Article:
Ace the Nurse Manager Interview!
Posted: December 4, 2014 by Cathy Weselby in Careers & Credentials
When you’re seeking career advancement, it’s important to have your interview skills at the ready. And with a little preparation, you can set yourself up to be successful. Interviews don’t have to be stressful events if you keep in mind that hiring managers are looking for answers to these overall questions:
- Can you do the job? (Do you have the qualifications?)
- Are you motivated to do the job? (Do you have a good attitude?)
- Are you a fit for our organization (Will we want to work with you?)
Think about nurses you’ve hired in the past. Weren’t these the underlying questions you were hoping to have answered during the interview process? When the roles are reversed, you can better understand what the interviewer’s goals might be.
Sample nursing leadership questions
As a start, it’s helpful to get insight on the specific types of questions hiring managers are most likely to ask nurse leaders. A sample of nurses vying for nurse manager positions revealed these 10 questions most asked by interviewers on Glassdoor:
- How do you feel about diversity in the workplace? Have you ever worked for a company that had a diversity policy?
- Please describe your management style.
- Describe yourself in one word.
- What would you do if you had a patient who was very upset and was making a scene in the hallway?
- How have you increased employee retention and what were the measurable outcomes?
- How did you turn a negative situation at work into a positive one?
- How do you motivate people?
- How do you handle conflict? Give an example of a conflict situation you were in and how you handled it.
- How have you handled dealing with an angry or upset doctor in the past?
- Describe a time you had to persuade someone to do something they did not want to do.
A majority of these questions are behavioral-based questions, which are becoming increasingly popular with human resources professionals and hiring managers. Behavioral questions typically include phrases such as “give me an example of” or “tell me about a time when.” The logic behind behavioral-based questions is past behavior is predictive of future behavior. When you’re able to point out to a hiring manager how you’ve effectively handled a similar situation in the past, it proves your competence for the role.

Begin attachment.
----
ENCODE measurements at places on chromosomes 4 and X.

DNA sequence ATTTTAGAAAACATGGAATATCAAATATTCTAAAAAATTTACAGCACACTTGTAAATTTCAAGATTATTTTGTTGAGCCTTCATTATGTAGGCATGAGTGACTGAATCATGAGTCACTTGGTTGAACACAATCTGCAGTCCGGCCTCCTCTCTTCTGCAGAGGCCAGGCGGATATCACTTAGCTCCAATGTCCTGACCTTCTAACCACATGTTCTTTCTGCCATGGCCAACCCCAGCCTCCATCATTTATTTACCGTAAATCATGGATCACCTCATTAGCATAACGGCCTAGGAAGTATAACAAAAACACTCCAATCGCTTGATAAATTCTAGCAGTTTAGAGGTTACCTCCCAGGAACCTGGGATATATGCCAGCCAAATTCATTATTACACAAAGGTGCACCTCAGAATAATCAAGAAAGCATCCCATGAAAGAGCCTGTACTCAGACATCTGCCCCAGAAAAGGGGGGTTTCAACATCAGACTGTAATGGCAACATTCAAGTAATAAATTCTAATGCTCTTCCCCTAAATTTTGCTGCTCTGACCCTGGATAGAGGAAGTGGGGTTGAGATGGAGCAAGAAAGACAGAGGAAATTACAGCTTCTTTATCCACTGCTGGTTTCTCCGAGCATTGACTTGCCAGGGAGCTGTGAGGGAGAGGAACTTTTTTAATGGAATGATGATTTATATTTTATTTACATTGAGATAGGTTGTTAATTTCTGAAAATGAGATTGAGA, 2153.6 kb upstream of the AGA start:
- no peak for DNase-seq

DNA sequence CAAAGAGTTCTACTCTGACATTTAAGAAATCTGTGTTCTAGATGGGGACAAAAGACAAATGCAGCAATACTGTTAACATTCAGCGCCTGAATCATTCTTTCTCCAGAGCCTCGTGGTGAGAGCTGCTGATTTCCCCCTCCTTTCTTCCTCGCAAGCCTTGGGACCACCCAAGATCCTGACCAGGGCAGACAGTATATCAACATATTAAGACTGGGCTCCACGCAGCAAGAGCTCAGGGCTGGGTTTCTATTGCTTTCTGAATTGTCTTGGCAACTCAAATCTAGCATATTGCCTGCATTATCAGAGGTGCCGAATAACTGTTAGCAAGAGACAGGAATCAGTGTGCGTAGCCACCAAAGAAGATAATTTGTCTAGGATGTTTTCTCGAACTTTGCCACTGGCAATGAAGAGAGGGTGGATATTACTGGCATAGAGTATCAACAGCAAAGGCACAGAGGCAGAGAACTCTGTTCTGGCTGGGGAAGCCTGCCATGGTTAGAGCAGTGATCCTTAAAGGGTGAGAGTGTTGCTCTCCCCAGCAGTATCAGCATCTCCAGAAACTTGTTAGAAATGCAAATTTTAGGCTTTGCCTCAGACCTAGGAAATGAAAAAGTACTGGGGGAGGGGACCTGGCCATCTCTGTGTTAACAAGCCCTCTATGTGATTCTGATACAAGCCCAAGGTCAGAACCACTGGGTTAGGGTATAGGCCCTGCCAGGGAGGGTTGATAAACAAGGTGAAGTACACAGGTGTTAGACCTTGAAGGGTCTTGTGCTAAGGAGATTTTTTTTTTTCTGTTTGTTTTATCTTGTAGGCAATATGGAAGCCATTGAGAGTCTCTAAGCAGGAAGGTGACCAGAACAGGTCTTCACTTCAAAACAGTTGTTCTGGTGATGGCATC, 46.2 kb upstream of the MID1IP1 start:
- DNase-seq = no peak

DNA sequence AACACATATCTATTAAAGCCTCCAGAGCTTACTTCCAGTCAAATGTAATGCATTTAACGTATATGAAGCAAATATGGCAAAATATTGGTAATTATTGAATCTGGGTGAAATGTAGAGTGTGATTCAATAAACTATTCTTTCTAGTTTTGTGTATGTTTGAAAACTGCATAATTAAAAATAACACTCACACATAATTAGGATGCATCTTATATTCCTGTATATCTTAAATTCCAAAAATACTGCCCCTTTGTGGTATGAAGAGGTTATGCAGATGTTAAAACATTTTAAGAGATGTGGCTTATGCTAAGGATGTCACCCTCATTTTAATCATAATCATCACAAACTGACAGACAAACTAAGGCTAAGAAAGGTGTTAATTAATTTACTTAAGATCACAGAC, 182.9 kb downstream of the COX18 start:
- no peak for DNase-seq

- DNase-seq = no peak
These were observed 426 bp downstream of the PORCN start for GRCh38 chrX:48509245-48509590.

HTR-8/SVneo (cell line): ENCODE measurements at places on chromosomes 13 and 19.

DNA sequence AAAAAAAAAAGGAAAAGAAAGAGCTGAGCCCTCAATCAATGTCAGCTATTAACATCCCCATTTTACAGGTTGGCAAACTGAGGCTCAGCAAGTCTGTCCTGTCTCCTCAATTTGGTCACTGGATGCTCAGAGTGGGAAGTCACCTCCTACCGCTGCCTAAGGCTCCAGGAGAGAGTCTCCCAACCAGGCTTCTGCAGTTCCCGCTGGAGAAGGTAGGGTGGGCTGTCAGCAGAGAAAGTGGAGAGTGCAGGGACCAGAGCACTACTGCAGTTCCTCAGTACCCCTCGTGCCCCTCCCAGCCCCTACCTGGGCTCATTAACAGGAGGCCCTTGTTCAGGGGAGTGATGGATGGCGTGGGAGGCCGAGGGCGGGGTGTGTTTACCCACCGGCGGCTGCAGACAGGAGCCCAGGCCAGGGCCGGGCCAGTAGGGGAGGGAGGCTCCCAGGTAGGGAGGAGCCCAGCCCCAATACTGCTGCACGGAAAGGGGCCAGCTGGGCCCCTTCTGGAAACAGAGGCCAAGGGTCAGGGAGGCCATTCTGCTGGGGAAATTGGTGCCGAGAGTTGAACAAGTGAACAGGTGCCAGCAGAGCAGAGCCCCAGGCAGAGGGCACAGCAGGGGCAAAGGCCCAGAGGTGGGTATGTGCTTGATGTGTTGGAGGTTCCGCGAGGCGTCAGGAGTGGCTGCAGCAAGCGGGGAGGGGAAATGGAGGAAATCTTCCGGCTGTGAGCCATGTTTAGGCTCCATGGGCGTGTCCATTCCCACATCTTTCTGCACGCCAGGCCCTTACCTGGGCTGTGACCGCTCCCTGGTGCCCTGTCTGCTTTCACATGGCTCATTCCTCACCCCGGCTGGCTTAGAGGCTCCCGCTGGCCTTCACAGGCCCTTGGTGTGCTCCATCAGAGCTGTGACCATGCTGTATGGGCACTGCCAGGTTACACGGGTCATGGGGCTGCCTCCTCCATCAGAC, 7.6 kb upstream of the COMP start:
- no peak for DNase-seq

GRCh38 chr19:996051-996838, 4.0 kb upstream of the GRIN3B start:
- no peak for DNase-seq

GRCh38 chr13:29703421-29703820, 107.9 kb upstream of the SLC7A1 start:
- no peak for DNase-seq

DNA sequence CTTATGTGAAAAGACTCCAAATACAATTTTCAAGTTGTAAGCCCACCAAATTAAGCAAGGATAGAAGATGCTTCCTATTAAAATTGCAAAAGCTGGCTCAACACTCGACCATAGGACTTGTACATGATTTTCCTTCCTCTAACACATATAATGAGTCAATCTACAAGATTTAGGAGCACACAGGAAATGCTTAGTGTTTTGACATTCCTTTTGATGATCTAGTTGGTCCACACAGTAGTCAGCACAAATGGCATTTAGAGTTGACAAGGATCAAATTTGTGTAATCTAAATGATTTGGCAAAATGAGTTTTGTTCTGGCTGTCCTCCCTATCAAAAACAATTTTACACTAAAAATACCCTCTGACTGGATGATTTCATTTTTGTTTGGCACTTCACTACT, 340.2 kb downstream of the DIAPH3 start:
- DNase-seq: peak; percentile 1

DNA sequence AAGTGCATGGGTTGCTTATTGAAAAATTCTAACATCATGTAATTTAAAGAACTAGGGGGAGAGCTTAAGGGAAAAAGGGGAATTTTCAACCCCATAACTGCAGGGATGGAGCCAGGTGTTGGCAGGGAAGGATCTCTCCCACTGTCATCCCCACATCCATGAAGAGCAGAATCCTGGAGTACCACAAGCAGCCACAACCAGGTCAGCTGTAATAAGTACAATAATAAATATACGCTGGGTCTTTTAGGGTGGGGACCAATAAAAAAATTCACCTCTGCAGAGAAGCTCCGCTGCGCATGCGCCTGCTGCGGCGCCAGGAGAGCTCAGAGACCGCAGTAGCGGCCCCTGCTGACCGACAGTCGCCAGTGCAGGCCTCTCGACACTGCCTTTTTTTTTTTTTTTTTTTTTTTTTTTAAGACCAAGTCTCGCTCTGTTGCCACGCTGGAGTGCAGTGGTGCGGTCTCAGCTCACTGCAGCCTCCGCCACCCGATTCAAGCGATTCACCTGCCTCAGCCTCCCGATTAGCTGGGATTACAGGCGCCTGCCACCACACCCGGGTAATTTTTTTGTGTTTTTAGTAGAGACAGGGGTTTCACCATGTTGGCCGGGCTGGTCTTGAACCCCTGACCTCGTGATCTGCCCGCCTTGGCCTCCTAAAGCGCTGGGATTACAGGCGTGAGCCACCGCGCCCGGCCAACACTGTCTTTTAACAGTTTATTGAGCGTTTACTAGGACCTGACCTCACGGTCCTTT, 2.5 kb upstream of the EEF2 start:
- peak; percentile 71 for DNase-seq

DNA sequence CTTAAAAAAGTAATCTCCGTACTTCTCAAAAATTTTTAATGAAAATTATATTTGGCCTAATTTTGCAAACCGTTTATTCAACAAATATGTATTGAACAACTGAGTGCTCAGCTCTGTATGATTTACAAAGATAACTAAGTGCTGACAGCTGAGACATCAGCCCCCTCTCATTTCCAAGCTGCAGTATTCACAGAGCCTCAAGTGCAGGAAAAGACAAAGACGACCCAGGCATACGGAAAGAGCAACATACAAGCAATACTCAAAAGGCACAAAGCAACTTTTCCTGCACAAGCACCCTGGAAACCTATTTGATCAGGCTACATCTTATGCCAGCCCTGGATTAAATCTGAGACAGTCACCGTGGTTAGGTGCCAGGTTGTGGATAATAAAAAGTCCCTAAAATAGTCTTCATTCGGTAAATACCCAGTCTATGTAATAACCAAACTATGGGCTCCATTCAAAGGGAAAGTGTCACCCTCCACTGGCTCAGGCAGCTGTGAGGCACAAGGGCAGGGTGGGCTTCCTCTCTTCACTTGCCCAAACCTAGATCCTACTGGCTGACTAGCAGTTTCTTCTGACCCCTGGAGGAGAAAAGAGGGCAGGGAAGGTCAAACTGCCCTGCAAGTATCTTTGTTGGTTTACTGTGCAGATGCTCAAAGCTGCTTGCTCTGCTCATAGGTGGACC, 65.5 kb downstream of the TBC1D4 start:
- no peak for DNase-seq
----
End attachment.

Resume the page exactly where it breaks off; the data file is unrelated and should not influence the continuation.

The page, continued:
Answering behavioral interview questions
The “PSR” technique (Problem, Solution, Results) is an effective way to answer behavioral and other types of interview questions. Here’s how it works:
1. Problem: Briefly state the situation and circumstances. For example, “Patients in our unit were falling at a higher rate than the rest of the hospital, and administrators requested that we work to lower these incidences.”
2. Solution: Describe how you resolved the problem. “I implemented a safety process that included identifying high-risk patients, ensuring walkways were cleared of equipment and obstructions and making sure beds were placed where patients had the least amount of distance to walk to the bathroom.”
3. Results: This is the most important step of the process. Tell how your solution saved money, saved lives, etc. Quantify the results as much as possible. “As a result of this safety process, we were able to reduce trips and falls by 30 percent.”
The next steps are to prepare PSRs based on your target job’s qualifications. Review job descriptions that reflect the type of job you’re interested in, and highlight the desired skills and qualifications. Some examples are: decision-making skills, management and initiative. Develop PSRs for these qualifications and practice reciting them.
Strive for recent examples of stories to use in your PSRs. You’ll be able to recall more details in recent stories, and these details will make your story more compelling. The more specific your examples, the more credible your response will seem to the interviewer.
PSRs are also useful for answering hypothetical questions. If the interviewer asks you, “If you had to make a decision under time pressure, how would you prioritize?” you could illustrate your answer with a PSR about a stressful time when you had to make a quick decision and describe your thought process.
Lastly, develop a list of questions to ask the interviewer. Research the company and ask thoughtful questions that demonstrate your interest in the position. Interviewing is a two-way conversation, and hiring managers are wary of applicants who don’t have any questions of their own.Learn More: Click to view related resources.
- Jacquelyn Smith, "How to Ace the 50 Most Common Interview Questions," Forbes
- Mark A. LaMaster, RN, MSN, Ruth A. Larsen, RN, MSN, "Prepare for a Behavioral Interview, Then Ace It!," Lippincott’s 2010 Nursing Career Directory
- Leslie Stevens-Huffman, "How to Craft a PSR Resume," DICE News
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